Cash has traditionally been the back up in the event of payment technology or Wi-Fi downtime. But as our Managing Director of International Corporate, Steve Lappin, points out, “even cash relies on technology. If payment terminals go down in a store, customers still need to be able to draw cash from an ATM, and ATMs rely on technology to operate.”
So, the focus from payment service providers (PSPs) is to ensure technical resilience, by having primary and alternate set-ups for businesses. This resilience is critical to any business’ brand promise. Having spent significant marketing budget on getting a customer to the point of sale, the worst outcome is failing to convert a consumer at that point. It can damage customer experience and loyalty, and impact bottom line.
Using data to support supply chain health and resilience
Technical resilience aside, businesses are looking for assurances from suppliers and partners about their long-term resilience. For example, if a PSP’s revenues are impacted as a result of a decrease in transaction volumes, does this impact their own resilience and that of their business customers? That depends on many factors, but Barclays’ role as a universal bank in helping the UK recovery is something that can give businesses confidence in the brand’s resilience.
Partnerships is key to resilience and growth too. By partnering with organisations like Judopay (digital payment solutions built for mobile), FreedomPay (intelligent commerce platforms), and VALINA from Worldline (unattended terminals), we can help businesses with much more than just processing payments or integrating new payments technology.
Our consumer spend data, combined with a business’ own data, and data available from working with these partners, gives brands a wealth of information to understand their own health, and that of their supply chain.
The rise of B2B digital commerce
From a B2B commerce perspective, resilience is just as critical as in B2C commerce. Our Head of Core Product, Linda Weston, believes we’re in a period of acceleration when it comes to the digitisation of B2B payments.
“Businesses have been so busy building and digitising in the last 12 months. This is the year of B2B digital commerce.
With the pandemic came the need for a rapid shift in the way businesses worked with and relied on their supply chain. The role of data to determine supply chain health became a hot topic. Businesses wanted to tap into data analytics platforms to get a comprehensive picture of their supply chain. To get answers to questions like:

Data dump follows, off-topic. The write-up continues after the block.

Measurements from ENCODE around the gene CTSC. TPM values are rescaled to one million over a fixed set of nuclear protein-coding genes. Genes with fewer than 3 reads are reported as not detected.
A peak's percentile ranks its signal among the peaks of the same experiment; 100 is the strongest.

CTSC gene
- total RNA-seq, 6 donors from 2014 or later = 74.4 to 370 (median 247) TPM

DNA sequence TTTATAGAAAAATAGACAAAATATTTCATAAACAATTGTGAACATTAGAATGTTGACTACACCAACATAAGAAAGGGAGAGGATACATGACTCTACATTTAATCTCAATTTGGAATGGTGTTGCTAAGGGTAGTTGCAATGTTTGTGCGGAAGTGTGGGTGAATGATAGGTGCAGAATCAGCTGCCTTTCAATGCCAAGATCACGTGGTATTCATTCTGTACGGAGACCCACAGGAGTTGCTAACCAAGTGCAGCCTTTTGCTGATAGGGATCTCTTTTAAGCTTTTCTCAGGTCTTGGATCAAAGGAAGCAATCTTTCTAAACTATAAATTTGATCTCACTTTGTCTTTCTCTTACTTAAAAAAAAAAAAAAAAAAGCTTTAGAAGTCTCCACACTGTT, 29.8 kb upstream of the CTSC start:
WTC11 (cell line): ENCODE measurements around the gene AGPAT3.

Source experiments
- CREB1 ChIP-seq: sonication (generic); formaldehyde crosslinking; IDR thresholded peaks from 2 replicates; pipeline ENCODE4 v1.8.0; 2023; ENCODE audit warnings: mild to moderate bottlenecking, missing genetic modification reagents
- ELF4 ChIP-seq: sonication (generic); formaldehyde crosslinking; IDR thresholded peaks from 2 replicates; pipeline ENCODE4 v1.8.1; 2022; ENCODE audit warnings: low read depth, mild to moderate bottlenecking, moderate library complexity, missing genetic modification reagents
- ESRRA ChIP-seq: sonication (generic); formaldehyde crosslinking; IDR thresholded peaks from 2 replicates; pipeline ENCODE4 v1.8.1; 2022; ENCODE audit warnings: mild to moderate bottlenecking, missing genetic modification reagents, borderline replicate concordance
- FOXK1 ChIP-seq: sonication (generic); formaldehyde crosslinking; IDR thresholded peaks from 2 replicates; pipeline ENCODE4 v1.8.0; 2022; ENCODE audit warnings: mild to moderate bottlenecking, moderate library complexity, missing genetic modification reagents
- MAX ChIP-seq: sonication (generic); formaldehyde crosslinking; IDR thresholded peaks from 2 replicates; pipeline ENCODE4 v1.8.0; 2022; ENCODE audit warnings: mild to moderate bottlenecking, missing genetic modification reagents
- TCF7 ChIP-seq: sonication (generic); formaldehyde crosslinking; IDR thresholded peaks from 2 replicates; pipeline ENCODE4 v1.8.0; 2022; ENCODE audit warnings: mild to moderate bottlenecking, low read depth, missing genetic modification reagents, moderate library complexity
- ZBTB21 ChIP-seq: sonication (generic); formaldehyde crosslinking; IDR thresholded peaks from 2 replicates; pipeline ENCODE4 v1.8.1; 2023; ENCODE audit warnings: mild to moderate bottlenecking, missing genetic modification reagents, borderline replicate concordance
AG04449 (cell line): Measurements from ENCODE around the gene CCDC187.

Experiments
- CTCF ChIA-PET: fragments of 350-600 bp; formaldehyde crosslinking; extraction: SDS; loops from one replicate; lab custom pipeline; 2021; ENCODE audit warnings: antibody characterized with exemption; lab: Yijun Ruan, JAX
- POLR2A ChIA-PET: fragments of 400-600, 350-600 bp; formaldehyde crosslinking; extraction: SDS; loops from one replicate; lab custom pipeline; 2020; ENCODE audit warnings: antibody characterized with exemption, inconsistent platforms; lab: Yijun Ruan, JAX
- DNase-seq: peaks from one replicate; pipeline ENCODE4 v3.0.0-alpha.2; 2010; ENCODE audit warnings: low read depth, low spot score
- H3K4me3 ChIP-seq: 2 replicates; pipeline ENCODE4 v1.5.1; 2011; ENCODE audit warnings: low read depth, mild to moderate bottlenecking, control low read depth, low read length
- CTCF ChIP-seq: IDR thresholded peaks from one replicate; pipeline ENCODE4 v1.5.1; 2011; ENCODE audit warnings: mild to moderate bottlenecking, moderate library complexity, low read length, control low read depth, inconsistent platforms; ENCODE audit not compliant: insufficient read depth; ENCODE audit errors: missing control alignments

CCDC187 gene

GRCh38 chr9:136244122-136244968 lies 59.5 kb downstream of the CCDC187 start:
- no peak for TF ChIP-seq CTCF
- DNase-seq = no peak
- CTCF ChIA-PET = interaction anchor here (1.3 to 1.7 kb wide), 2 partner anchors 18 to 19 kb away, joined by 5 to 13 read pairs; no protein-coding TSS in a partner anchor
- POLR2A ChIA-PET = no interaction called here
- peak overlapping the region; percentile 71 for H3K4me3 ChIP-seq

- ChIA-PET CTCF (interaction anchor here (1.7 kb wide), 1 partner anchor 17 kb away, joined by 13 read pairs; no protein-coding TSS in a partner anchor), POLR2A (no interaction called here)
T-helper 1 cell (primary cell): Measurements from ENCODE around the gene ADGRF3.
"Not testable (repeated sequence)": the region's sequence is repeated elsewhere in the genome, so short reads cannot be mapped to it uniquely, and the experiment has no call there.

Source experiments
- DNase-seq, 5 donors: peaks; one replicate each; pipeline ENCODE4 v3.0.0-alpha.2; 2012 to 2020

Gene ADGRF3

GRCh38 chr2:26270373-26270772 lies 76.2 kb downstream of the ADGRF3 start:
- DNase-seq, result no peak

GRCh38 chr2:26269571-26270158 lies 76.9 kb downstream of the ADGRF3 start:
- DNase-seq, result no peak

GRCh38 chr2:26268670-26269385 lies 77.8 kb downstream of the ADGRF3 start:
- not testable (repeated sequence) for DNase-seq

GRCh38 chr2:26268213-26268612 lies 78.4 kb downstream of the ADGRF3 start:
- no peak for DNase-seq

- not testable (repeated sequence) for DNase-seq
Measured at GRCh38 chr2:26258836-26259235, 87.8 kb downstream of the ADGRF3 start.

Who are my suppliers?
Where are they based?
How critical are they to my business?
Are any of my suppliers at risk?
How can we help them build resilience and financial security?
Ian O’Donohue, the founder of Barclaycard Business customer Tudor Drinks, a supplier of soft drinks to supermarkets, explained how supermarkets had shortened payment terms during the first lockdown:
“The large high street retailers were fantastic during the first lockdown. They dropped their payment terms from 60 days to 7 days. They were getting their cash in the door as soon as the product was sold and they did the right thing, which was supporting smaller businesses to get their money faster too.”
Opportunity: Use data to achieve personalisation at scale
Before the days of ecommerce, many brands enjoyed a one-to-one, personalised relationship with their customers. They knew their wants and budgets; they knew their names, their families, their hobbies. The bigger a brand gets, and the more channels they’re on, the harder this becomes and true personal service, at scale, becomes impossible.
Digital channels, however, do give businesses the chance to offer personalisation at scale. For many consumers, there’s less of a demand for one-on-one bespoke customer service, but instead demand for a journey that feels personal to them. Adapting to consumer needs is critical here. Allowing a shopper to pay the way they want to pay, online or in store, having had a joined up, omnichannel experience, can be as powerful as the bespoke customer service of the past. The shift to ecommerce has highlighted this further and given businesses the push to factor it into their customer journey.
Opportunity: Work collaboratively with your payments provider to implement affective fraud solutions
The logic goes, that if you can offer consumers an interaction with you that they enjoy, and if they can check out securely and quickly, they’re more likely to return than if you can’t. The second Payment Services Directive (PSD2) and Strong Customer Authentication (SCA) are designed to bring increased security when it comes to online transactions. However, they also bring the potential of increased friction if businesses don’t get the balance right. This security versus friction debate is really critical to business success online, for businesses of all sizes.
Our Head of Digital Product, Sheldon Chuan, believes this balance is key on the B2B and B2C sides of any corporate business.
“It’s critical for large merchants to embrace fraud prevention as an opportunity to build customer loyalty, reduce cart abandonment and look for new ways to improve and speed up the payment journey for customers.
“For corporate businesses with company card programmes, the impact of fraud regulation shouldn’t be underestimated. Personal Assistants will no longer be able to use their managers’ credit cards to book travel on their behalf, for example. If company card administrators don’t have adequate cardholder data coverage (like mobile phone numbers), their cardholders will potentially find that they can’t complete transactions if they’re asked to authenticate using a second device (like a mobile phone).
“My advice to companies and card administrators is to ensure cardholder data – especially email addresses and mobile numbers – are up to date.”
With every challenge comes an opportunity to adapt, transform and grow. The digitisation of payments is a huge area of opportunity for corporate businesses to meet consumer demand, achieve personalisation at scale, leverage data to optimise supply chain health, achieve the balance of fraud security and customer payment journey, and much more. All of these areas are critical to businesses when it comes to delivering on the brand promise to consumers.
1 All stats in this list are from here: https://home.barclaycard/press-releases/2021/03/Lockdown-legacies/ (20th January-9th February 2021)
2 https://home.barclaycard/press-releases/2021/03/Lockdown-legacies/ (20th January-9th February 2021)